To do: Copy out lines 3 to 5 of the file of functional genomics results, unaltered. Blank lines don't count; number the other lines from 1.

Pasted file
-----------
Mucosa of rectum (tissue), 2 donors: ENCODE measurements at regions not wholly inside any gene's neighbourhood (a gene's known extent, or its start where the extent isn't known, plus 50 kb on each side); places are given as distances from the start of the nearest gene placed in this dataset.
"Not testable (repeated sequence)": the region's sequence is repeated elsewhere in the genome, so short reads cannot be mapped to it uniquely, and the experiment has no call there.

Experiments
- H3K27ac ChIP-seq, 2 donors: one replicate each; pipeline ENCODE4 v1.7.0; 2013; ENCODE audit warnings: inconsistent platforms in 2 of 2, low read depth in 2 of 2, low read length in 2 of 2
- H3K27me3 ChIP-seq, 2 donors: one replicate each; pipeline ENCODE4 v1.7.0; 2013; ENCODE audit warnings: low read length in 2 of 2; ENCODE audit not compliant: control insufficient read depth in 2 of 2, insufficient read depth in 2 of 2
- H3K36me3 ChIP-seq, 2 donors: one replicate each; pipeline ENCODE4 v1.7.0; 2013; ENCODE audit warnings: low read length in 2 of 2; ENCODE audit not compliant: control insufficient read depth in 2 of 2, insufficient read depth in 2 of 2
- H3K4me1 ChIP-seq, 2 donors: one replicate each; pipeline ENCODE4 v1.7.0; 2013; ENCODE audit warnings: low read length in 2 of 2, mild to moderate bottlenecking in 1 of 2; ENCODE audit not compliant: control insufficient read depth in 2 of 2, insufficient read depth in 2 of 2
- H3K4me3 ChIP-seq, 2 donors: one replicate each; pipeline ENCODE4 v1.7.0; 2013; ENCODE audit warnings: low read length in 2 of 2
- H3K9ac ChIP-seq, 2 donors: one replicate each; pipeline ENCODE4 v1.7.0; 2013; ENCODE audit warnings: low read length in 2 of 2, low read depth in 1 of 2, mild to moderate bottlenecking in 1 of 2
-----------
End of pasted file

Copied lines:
Experiments
- H3K27ac ChIP-seq, 2 donors: one replicate each; pipeline ENCODE4 v1.7.0; 2013; ENCODE audit warnings: inconsistent platforms in 2 of 2, low read depth in 2 of 2, low read length in 2 of 2
- H3K27me3 ChIP-seq, 2 donors: one replicate each; pipeline ENCODE4 v1.7.0; 2013; ENCODE audit warnings: low read length in 2 of 2; ENCODE audit not compliant: control insufficient read depth in 2 of 2, insufficient read depth in 2 of 2